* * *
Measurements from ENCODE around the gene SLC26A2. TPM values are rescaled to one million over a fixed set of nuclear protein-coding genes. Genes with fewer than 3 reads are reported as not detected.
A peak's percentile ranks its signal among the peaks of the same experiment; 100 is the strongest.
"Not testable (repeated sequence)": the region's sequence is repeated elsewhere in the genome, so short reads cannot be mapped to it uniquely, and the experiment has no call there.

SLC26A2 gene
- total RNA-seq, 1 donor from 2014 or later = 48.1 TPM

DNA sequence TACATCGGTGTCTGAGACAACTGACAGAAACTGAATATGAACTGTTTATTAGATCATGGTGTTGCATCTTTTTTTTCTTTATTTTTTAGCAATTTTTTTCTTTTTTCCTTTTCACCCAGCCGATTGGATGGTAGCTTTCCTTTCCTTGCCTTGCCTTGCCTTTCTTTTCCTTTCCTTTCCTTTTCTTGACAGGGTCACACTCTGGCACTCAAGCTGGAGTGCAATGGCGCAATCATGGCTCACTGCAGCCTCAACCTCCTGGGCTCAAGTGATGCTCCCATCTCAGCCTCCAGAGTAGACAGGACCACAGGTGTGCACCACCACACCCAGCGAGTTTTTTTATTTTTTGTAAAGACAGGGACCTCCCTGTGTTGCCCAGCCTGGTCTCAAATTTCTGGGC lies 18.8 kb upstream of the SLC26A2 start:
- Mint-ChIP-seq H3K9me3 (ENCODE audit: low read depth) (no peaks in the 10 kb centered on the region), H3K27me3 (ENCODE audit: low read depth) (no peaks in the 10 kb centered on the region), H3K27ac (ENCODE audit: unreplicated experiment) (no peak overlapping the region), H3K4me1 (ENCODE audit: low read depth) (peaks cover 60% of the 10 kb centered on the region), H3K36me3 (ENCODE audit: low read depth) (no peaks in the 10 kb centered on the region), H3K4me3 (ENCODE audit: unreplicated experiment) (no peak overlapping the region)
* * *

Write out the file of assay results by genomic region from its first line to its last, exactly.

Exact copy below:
Measurements from ENCODE around the gene SLC26A2. TPM values are rescaled to one million over a fixed set of nuclear protein-coding genes. Genes with fewer than 3 reads are reported as not detected.
A peak's percentile ranks its signal among the peaks of the same experiment; 100 is the strongest.
"Not testable (repeated sequence)": the region's sequence is repeated elsewhere in the genome, so short reads cannot be mapped to it uniquely, and the experiment has no call there.

SLC26A2 gene
- total RNA-seq, 1 donor from 2014 or later = 48.1 TPM

DNA sequence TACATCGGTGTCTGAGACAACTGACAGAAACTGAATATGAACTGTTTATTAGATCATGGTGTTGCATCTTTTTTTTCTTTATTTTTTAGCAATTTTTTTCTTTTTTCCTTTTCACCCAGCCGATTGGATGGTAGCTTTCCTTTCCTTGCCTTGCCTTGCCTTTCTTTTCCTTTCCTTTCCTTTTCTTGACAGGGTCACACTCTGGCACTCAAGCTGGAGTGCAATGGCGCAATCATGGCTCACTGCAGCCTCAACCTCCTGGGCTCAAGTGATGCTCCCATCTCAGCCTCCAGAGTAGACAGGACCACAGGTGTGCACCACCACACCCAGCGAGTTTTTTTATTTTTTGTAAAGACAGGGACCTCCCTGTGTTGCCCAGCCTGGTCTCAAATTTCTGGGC lies 18.8 kb upstream of the SLC26A2 start:
- Mint-ChIP-seq H3K9me3 (ENCODE audit: low read depth) (no peaks in the 10 kb centered on the region), H3K27me3 (ENCODE audit: low read depth) (no peaks in the 10 kb centered on the region), H3K27ac (ENCODE audit: unreplicated experiment) (no peak overlapping the region), H3K4me1 (ENCODE audit: low read depth) (peaks cover 60% of the 10 kb centered on the region), H3K36me3 (ENCODE audit: low read depth) (no peaks in the 10 kb centered on the region), H3K4me3 (ENCODE audit: unreplicated experiment) (no peak overlapping the region)